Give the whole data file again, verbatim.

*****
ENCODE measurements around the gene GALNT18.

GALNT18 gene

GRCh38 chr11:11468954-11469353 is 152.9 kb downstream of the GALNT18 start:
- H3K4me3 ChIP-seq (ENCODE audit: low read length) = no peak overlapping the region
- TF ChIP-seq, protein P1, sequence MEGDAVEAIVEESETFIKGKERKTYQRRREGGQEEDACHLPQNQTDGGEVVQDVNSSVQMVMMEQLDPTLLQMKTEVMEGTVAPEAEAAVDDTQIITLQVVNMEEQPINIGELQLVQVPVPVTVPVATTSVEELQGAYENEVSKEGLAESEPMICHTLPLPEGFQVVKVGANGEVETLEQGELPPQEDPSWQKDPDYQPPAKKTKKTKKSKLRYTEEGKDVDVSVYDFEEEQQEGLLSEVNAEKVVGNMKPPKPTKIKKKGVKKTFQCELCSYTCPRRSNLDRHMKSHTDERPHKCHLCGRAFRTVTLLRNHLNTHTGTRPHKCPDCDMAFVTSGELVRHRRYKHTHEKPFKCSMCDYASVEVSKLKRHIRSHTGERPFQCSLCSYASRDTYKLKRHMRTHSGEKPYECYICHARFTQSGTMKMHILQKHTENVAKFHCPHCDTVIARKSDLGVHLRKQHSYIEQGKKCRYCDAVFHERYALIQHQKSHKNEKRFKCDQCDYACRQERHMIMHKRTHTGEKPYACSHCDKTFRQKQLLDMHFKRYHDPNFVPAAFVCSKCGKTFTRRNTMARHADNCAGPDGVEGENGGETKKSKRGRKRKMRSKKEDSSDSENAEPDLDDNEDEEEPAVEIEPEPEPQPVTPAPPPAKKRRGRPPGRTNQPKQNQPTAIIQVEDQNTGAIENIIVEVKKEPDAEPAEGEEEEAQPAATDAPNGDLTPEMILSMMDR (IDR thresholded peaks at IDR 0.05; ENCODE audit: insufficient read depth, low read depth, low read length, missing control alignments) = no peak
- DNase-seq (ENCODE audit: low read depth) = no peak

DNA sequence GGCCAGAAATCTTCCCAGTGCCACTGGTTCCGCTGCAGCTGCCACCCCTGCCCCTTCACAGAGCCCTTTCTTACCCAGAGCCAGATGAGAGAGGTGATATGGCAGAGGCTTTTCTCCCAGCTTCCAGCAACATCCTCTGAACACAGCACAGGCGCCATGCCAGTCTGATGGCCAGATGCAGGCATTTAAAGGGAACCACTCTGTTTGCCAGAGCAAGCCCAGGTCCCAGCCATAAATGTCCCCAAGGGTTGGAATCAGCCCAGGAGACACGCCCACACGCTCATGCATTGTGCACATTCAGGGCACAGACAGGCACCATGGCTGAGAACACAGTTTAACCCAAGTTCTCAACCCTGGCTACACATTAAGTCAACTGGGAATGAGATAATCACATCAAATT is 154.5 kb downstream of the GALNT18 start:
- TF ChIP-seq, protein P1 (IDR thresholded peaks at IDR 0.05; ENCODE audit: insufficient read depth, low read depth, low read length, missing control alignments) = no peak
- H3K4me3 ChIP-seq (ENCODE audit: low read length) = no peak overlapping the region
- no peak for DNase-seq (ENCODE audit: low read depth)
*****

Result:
ENCODE measurements around the gene GALNT18.

GALNT18 gene

GRCh38 chr11:11468954-11469353 is 152.9 kb downstream of the GALNT18 start:
- H3K4me3 ChIP-seq (ENCODE audit: low read length) = no peak overlapping the region
- TF ChIP-seq, protein P1, sequence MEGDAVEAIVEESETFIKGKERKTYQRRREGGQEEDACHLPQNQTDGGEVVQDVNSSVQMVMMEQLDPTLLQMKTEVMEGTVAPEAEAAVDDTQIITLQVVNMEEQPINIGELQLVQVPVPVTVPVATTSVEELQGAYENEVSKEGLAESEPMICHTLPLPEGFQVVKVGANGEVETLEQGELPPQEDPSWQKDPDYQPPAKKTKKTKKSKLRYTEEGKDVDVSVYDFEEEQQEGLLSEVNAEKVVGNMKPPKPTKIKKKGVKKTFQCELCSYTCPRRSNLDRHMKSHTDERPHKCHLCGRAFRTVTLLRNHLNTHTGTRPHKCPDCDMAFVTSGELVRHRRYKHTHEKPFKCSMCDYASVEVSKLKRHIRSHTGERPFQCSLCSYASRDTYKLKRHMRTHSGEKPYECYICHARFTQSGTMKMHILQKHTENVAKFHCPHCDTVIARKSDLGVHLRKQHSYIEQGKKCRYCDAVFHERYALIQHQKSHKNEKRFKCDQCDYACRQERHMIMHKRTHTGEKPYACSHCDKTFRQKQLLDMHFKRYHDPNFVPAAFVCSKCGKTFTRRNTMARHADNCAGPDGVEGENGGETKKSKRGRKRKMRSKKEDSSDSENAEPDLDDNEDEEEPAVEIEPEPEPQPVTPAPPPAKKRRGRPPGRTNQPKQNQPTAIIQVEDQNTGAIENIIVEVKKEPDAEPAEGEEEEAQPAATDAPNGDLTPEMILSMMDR (IDR thresholded peaks at IDR 0.05; ENCODE audit: insufficient read depth, low read depth, low read length, missing control alignments) = no peak
- DNase-seq (ENCODE audit: low read depth) = no peak

DNA sequence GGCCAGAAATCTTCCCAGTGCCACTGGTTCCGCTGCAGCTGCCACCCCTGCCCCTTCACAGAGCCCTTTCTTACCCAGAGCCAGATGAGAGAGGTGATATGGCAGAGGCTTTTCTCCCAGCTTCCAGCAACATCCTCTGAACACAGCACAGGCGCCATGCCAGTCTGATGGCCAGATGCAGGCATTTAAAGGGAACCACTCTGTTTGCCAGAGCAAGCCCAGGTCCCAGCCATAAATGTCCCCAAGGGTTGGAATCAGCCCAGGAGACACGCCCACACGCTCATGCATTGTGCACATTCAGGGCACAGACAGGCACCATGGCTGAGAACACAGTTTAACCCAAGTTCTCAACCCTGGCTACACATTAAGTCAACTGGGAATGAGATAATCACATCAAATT is 154.5 kb downstream of the GALNT18 start:
- TF ChIP-seq, protein P1 (IDR thresholded peaks at IDR 0.05; ENCODE audit: insufficient read depth, low read depth, low read length, missing control alignments) = no peak
- H3K4me3 ChIP-seq (ENCODE audit: low read length) = no peak overlapping the region
- no peak for DNase-seq (ENCODE audit: low read depth)